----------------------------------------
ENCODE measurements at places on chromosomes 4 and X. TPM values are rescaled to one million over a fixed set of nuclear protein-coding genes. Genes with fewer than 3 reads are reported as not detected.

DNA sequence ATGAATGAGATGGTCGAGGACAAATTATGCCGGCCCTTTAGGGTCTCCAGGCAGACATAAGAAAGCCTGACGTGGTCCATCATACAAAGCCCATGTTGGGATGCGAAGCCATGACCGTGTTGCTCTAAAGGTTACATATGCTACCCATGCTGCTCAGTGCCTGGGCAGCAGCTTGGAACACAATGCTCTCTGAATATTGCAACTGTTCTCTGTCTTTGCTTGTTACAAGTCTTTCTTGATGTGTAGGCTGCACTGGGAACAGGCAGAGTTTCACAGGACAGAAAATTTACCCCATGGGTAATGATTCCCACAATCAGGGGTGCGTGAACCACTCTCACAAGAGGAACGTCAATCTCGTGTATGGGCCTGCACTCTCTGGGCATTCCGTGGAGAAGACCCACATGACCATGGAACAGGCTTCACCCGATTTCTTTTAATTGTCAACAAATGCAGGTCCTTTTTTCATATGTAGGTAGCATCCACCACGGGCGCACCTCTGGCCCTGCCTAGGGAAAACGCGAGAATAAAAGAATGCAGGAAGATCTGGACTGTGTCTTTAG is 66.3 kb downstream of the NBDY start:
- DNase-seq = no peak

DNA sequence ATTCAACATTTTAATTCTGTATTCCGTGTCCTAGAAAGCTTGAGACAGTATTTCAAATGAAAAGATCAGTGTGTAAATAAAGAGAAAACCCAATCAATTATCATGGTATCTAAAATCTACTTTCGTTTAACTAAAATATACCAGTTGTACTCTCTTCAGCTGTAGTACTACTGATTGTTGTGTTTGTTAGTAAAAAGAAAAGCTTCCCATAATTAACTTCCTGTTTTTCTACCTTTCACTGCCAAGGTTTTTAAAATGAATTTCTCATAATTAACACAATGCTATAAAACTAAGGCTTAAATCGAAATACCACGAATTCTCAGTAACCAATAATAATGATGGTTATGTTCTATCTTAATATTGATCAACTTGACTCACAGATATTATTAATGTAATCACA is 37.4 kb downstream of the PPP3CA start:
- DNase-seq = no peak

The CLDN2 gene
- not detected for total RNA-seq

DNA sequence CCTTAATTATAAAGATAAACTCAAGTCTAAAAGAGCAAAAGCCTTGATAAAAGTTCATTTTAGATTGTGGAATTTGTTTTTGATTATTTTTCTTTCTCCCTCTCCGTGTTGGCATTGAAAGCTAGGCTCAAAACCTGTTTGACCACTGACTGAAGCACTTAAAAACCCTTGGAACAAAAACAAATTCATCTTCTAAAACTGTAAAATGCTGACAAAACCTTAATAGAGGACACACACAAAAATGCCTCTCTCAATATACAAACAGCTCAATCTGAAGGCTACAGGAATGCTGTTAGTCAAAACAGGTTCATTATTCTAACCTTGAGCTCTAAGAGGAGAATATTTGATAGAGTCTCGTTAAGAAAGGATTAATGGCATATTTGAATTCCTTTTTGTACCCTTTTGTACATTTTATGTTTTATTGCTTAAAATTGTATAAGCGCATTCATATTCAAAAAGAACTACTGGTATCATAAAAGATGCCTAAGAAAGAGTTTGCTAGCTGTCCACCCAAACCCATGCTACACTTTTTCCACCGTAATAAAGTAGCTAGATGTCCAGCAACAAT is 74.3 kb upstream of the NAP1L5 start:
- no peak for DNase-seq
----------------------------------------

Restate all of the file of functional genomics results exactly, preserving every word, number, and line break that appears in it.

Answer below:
ENCODE measurements at places on chromosomes 4 and X. TPM values are rescaled to one million over a fixed set of nuclear protein-coding genes. Genes with fewer than 3 reads are reported as not detected.

DNA sequence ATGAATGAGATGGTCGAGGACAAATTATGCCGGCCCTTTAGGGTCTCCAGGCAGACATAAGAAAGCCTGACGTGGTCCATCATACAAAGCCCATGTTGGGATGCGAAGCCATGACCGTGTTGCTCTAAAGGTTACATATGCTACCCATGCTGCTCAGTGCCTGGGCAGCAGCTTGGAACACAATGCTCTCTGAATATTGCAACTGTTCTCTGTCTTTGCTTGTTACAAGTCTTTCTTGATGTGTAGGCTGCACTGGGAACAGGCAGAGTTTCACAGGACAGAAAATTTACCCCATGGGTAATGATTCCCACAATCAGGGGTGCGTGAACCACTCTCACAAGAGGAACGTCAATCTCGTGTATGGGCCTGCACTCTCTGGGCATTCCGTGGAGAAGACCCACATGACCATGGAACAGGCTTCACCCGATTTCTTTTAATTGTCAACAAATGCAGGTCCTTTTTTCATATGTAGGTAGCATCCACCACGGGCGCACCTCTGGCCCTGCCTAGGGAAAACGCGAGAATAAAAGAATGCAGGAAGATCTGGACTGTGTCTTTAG is 66.3 kb downstream of the NBDY start:
- DNase-seq = no peak

DNA sequence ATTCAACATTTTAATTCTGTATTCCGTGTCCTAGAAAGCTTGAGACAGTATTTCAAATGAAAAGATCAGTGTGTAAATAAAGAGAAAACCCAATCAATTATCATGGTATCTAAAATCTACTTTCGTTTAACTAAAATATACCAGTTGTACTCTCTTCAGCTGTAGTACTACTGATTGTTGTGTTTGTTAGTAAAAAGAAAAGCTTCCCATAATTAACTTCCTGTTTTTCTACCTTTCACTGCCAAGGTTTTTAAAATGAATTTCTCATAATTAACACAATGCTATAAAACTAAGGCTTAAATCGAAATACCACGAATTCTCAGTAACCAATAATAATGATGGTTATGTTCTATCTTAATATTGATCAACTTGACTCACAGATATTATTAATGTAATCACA is 37.4 kb downstream of the PPP3CA start:
- DNase-seq = no peak

The CLDN2 gene
- not detected for total RNA-seq

DNA sequence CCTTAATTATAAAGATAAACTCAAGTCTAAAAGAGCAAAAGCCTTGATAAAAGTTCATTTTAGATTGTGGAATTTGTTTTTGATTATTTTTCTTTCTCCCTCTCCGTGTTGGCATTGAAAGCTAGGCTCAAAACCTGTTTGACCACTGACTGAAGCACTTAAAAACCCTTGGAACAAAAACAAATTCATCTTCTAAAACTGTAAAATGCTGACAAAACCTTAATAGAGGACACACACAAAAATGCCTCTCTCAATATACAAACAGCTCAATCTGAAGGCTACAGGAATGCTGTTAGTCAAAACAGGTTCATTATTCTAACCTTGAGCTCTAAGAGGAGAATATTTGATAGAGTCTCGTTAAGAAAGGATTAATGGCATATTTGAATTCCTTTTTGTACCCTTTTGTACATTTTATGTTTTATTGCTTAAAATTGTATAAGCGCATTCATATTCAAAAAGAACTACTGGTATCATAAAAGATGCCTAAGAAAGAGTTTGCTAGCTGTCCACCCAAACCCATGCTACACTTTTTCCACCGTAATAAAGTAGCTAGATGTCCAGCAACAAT is 74.3 kb upstream of the NAP1L5 start:
- no peak for DNase-seq